As Richard Evans, who crunched the numbers, puts it, the near-convergence of those two lines on the right side of the chart suggests that some day soon, "every faculty member [in the UC system] will have a personal senior manager" -- and what a day of rejoicing that will be, eh, kids? Think of the reports you could generate if you only had your very own manager breathing down your neck demanding some kind of accountability every moment of your professional life! We are, of course, much too lazy to try to track down comparable data for QTU or any other school, but we're willing to guess the changing ratios are fairly similar at most schools. The problem with having so many administrators running around is that they tend to do a lot of breathing down other people's necks making up administrative work to do in order to justify the exorbitant salaries they command. Such "work" takes time away from other types of work -- such as research and teaching -- that faculty value highly and that make institutions of higher learning exactly that (rather than, say, Report-Generating Machines).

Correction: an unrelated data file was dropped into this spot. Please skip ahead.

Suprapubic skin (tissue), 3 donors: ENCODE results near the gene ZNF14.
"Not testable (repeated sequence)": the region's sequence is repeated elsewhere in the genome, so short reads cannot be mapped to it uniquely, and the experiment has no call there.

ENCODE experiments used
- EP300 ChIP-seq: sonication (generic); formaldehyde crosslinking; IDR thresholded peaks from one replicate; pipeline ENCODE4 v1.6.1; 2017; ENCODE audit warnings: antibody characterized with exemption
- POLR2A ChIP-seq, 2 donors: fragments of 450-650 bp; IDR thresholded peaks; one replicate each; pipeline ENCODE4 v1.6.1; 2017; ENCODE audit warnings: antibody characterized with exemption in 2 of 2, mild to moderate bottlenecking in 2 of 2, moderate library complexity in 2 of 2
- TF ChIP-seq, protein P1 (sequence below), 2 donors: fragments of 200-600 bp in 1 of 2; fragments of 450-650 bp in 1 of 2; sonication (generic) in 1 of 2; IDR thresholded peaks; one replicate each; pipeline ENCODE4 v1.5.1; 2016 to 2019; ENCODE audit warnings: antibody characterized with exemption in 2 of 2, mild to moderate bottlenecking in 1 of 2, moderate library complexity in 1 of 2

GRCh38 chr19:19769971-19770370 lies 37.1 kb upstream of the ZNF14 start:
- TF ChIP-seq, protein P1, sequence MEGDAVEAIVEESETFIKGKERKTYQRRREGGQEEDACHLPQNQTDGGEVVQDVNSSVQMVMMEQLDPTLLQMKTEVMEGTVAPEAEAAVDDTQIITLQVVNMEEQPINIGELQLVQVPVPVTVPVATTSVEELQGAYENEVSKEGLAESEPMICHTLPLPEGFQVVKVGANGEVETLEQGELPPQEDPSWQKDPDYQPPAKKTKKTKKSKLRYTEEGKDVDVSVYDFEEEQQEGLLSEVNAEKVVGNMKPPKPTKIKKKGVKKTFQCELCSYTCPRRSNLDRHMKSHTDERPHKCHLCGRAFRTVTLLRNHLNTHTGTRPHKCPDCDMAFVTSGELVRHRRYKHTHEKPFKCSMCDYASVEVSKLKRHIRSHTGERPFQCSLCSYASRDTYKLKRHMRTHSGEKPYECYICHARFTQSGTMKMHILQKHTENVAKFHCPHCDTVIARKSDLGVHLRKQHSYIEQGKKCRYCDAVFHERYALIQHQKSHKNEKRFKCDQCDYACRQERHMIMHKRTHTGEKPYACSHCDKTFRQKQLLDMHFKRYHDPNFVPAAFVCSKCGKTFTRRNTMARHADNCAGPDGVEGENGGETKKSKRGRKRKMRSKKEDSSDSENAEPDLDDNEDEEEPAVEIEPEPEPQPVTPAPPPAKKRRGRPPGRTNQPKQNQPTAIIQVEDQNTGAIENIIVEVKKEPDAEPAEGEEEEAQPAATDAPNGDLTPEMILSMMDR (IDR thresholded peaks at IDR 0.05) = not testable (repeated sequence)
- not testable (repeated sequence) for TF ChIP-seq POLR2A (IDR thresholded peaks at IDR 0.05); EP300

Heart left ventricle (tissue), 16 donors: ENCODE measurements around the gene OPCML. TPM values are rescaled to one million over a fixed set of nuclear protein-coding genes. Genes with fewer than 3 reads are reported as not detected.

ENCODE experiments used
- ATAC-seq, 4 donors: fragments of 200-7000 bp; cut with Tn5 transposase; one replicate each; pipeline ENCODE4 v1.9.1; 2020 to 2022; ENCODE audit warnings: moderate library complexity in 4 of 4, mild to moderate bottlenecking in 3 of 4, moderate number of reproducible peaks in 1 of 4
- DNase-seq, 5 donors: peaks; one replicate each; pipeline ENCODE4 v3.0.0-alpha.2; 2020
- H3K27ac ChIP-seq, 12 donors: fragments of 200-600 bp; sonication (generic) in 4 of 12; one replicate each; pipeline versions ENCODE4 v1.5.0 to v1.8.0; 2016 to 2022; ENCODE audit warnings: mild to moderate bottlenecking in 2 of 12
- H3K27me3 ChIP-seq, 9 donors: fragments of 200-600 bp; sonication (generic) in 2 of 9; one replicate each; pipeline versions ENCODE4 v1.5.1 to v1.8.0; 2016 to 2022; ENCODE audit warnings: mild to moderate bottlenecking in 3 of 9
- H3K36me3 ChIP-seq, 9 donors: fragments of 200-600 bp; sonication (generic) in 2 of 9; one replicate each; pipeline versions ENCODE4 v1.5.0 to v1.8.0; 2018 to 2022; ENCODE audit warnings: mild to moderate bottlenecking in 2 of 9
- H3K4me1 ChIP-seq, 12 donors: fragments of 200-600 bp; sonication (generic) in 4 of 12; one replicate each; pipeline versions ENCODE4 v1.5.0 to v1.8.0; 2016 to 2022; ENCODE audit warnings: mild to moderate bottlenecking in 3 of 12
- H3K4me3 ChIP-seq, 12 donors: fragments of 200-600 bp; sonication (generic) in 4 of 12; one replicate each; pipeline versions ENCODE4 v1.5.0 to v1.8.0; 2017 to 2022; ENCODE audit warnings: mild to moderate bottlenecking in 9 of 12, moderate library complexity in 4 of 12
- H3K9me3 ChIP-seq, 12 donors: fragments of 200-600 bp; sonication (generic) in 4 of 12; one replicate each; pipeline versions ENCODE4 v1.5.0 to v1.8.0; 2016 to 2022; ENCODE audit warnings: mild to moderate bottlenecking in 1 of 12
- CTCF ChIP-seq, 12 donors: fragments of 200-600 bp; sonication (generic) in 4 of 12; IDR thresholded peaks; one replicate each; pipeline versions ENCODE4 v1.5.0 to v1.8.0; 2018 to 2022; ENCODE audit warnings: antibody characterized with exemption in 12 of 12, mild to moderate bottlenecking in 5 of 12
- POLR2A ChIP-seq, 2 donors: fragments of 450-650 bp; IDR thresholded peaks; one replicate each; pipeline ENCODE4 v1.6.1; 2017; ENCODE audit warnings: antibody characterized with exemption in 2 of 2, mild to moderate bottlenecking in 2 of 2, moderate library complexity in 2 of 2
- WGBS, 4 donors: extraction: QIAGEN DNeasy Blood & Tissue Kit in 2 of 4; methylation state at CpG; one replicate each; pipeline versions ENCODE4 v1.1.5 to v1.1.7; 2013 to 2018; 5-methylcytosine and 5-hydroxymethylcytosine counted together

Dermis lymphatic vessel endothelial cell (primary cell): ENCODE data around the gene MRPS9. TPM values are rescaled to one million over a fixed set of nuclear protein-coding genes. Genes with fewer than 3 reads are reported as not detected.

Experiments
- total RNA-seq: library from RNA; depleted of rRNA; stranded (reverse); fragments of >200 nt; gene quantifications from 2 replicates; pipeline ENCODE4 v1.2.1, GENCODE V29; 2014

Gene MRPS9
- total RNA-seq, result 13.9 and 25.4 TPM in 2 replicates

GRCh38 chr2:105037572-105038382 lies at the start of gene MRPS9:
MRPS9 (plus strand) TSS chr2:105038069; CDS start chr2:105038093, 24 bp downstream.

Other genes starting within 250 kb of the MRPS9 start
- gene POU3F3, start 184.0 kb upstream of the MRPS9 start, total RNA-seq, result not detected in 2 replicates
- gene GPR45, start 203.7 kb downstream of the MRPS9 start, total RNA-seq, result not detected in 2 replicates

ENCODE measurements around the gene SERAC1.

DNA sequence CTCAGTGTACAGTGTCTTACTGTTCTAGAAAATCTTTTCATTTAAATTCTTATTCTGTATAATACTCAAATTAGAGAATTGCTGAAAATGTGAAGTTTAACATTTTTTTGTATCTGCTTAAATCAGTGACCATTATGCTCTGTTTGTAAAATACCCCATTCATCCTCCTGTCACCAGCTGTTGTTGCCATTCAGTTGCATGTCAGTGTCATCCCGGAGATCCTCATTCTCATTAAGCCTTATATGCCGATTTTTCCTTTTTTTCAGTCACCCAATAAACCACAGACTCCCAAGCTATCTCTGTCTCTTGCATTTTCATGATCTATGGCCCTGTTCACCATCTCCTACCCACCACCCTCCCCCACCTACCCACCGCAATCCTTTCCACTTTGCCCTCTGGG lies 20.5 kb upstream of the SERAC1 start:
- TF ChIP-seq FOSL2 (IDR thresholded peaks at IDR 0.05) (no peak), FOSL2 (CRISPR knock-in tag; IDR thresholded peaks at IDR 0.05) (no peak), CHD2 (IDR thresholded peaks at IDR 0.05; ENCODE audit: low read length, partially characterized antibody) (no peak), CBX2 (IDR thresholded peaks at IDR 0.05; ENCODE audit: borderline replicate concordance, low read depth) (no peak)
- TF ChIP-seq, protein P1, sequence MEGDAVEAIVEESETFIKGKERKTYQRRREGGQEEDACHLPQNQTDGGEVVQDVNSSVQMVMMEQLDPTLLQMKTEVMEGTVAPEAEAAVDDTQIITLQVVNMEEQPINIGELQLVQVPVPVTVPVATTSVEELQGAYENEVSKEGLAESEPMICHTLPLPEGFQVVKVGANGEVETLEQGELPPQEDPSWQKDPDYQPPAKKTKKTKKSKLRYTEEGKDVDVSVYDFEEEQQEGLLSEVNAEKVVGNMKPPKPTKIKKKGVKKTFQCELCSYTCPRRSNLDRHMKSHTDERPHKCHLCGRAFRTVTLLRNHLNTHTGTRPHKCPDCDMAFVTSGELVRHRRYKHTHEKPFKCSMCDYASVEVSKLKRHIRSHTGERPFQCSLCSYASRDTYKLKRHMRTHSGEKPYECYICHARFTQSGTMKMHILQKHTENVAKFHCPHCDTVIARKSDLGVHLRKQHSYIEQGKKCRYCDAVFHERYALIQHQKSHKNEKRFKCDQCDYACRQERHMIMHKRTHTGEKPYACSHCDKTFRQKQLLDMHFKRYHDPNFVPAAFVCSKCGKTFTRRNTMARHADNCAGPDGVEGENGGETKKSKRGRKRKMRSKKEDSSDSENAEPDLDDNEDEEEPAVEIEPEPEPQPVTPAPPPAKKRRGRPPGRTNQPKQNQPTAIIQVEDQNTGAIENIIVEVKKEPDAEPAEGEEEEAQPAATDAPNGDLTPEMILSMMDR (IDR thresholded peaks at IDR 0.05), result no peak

Twenty or so years into this corporate model of university administration, those upon whom it has been imposed are well within their rights to demand some assessment of the assessors, a cost-benefit analysis of just how efficient the efficiency model of higher ed has proven to be. Such demands are being made by a number of individuals in a range of venues: by Judith Butler in a hard-hitting October piece in the Guardian that spoke of a "profound loss of confidence in the [UC system's] mode of governance" and in system president Mark Yudof; by professor of city and regional planning Ananya Roy in her remarks at the Berkeley teach-in on the crisis, where she asks the perfectly logical question of why, if outcomes assessment is the new regime, aren't administrators being fired for having failed to produce winning fiscal outcomes?; by UIUC's Antoinette Burton, who echoes Roy and has a few choice words about diversity in the corporatized university at a roundtable on Frank Donoghue's The Last Professors: The Corporate University and the Fate of the Humanities.